Postactivation potentiation (PAP) may be a contributing factor to the faster sprint times with the control condition as well as the lack of stretch-induced deficits in the other conditions (46). All experimental conditions included not only a preliminary aerobic style warm-up but also higher intensity explosive contractions with dynamic actions such as sprints, agility runs, hopping, and bounding. PAP can produce improvements in the rate of force development (3,46), reaction and processing time (20), vertical jump height, and explosive force (26) and can be induced by intermittent activity (1) and all 3 types of contractions (concentric, isometric, and eccentric) (2). Hence, the expected stretch-induced deficits in run and jump measures (based on previous literature) may have been offset by the PAP effects of the prior high-intensity sprints, agility runs, hops, and bounding.
The volume and timing of stretching may also be a factor. No significant impairments in jump performance were reported with a lower volume (2-4 sets of 15-second stretches or 2 minutes of stretching at 90% intensity, respectively) of static stretching (43,64). While Winchester et al. (59) reported stretch-induced sprint decrements with 10 minutes of stretching, the present study with 8 minutes of static stretching and other stretch and running studies that included 4 (55) and 7 (53) minutes of stretching did not show significant running decrements. Furthermore, highly trained track athletes' sprint testing of Winchester et al. (59) was conducted 5 minutes following their stretching protocol. In the present study, static stretching was followed by 5-7 minutes of dynamic sport-specific activity, 2-minute recovery and a randomized allocation of assorted sprint, agility, and jump testing that could have placed the sprint testing for some participants approximately 20 minutes after the warm-up procedure. Torres et al. (53) concur by stating that a time of 5 minutes or longer after stretching may allow the body to dissipate any negative effects. Hence, lower volumes of static stretching and longer recovery periods may diminish stretch-induced impairments.
There has been some evidence in the literature to suggest that less than maximal intensity stretching might not produce stretch-induced deficits (31,32,64). Young et al. (64) manipulated the volume of stretching and in one condition had the participants stretch to 90% of POD. The submaximal intensity stretch of the plantar flexors was calculated by decreasing the ROM by 10% from the angle achieved when the subjects were stretched at the POD. They found that 2 minutes of static stretching at 90% intensity had no effect on muscle performance (concentric calf raise and drop jump height). Knudson et al. published 2 studies (31,32) where the subjects were stretched to a point “just before” discomfort. Neither study showed significant decreases in performance. In one study (31), there was a trend toward impaired vertical jump height (3%), while the other study reported no change in tennis serve velocity (32). Behm and Kibele (6) conversely did find SS-induced deficits in jump performance when stretching at the POD as well as at the 50 and 75% of the POD. In the present study, there were no effects with either maximal or submaximal intensity static stretching that could be attributable to the participants' trained state or recovery interval between stretching and testing.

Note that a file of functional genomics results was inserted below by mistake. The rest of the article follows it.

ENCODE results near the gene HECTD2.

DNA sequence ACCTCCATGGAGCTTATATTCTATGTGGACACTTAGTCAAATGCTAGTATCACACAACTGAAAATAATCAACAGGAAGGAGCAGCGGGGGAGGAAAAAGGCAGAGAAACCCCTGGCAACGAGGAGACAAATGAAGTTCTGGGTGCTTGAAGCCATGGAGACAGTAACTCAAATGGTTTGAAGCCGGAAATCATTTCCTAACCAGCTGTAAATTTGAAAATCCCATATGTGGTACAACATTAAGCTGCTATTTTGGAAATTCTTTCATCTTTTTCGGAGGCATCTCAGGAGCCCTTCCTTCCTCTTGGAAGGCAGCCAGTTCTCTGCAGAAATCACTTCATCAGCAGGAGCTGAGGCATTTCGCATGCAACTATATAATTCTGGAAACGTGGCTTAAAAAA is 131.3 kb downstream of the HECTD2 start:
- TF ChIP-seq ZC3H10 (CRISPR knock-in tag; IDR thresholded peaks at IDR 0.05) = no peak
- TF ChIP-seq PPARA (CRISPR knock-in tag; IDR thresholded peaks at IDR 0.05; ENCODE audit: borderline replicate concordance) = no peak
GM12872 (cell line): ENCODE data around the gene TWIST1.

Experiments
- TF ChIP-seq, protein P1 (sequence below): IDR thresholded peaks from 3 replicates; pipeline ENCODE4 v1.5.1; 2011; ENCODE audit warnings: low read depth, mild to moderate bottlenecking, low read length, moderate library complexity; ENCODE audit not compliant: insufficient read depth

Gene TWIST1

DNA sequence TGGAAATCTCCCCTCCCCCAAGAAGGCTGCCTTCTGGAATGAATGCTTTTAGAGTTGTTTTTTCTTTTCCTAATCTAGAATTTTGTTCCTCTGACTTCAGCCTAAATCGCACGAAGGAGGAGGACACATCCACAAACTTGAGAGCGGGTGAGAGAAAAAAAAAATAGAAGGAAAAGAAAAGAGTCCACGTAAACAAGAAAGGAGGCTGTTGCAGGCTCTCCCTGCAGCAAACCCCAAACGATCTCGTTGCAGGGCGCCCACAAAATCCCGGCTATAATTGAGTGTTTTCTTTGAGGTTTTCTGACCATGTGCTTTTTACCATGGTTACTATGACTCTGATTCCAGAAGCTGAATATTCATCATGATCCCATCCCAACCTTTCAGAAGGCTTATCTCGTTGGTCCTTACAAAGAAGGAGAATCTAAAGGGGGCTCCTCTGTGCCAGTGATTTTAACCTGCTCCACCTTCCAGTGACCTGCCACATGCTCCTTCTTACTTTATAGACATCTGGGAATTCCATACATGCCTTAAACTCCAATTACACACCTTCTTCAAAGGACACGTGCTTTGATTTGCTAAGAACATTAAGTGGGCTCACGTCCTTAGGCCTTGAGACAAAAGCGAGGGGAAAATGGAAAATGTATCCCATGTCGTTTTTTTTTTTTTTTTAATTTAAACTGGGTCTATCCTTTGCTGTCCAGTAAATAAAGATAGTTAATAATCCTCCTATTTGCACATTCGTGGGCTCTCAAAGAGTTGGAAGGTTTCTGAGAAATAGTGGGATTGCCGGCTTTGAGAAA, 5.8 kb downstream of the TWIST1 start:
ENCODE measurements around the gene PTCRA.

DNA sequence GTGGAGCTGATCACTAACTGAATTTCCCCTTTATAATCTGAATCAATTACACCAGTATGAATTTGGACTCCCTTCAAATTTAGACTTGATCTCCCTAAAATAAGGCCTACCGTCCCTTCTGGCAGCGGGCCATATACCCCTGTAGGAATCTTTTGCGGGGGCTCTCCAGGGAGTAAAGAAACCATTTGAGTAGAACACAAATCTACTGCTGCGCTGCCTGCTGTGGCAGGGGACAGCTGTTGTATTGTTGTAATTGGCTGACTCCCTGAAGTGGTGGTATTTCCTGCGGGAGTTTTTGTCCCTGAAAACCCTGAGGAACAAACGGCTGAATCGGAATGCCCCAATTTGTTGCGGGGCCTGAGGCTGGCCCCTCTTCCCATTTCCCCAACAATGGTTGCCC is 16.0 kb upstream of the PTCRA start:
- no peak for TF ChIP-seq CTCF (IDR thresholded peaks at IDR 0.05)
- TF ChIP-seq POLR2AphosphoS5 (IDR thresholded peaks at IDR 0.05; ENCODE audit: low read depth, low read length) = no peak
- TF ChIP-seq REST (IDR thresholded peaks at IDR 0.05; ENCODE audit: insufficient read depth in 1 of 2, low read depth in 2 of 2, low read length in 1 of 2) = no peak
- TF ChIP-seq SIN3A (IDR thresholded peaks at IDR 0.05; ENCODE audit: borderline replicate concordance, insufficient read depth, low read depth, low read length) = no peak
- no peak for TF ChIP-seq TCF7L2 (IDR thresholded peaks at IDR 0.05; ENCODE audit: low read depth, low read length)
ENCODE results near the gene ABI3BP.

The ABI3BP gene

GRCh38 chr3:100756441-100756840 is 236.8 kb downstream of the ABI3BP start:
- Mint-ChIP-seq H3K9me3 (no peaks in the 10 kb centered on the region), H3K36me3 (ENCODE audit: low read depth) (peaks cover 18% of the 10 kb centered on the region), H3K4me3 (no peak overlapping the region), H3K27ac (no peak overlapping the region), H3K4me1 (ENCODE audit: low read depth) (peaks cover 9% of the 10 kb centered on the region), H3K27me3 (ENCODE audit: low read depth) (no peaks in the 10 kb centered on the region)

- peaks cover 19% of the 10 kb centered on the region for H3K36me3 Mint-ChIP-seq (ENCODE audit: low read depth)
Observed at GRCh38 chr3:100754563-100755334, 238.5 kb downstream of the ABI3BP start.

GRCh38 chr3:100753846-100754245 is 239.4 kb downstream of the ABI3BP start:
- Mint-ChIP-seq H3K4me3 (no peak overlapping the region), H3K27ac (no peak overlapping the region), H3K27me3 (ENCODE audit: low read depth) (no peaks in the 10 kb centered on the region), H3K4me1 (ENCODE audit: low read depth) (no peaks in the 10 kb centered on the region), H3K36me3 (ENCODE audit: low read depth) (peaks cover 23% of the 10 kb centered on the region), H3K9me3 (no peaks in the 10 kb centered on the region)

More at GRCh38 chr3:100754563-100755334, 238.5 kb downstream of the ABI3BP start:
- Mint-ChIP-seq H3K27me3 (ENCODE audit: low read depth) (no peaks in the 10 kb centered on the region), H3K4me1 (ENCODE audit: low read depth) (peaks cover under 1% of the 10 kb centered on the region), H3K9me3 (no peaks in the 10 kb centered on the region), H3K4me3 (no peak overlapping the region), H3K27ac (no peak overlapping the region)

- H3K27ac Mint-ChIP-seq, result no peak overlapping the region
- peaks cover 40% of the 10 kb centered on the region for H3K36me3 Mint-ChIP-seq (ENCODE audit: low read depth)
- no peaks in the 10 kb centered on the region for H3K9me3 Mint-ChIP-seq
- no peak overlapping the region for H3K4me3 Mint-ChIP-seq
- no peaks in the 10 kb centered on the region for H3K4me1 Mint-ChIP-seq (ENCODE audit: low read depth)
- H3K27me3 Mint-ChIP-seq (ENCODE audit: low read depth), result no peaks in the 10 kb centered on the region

The present study did not show significant impairments in sprint time associated with prior static stretching or DS except for one condition (DS + SS<POD). Whereas the majority of studies report SS-induced impairments, there are similar studies without stretch-induced disruptions. Similar to other studies, the present study's lack of impairments may be attributed to the trained state of the participants, volume of stretching, or recovery interval between stretching and testing. There was no significant effect of sequencing the stretches on subsequent performance.
Based on the present study and previous studies, static stretching and DS may be implemented before running and jumping in highly trained athletes if preceded by an aerobic warm-up that increases muscle temperature and followed by higher intensity dynamic or explosive activities. Since the literature is not unanimous, athletes should be cautious when static stretching before an event. Static stretching before an event may not be a necessity for all activities as an aerobic warm-up alone has been shown to increase ROM (63) and in the present study and other studies improves performance (63). Although the present study did not reveal detriments with stretching to the POD, to be conservative, from a performance standpoint, static stretching should be performed with less than maximal tension (below POD) on the muscle (31,32,64), be of short duration (less than 30 seconds), low volume (less than 6 repetitions (43) or 60 seconds per muscle) and provide a prolonged recovery period between static stretching and performance (>5 minutes) (53).
This study was supported by the Tunisian Ministry of Scientific Research, Technology and Development of Competences, Tunisia. The authors thank the staff of the National Centre of Medicine and Science in Sports, as well as the students-athletes for their participation in this study.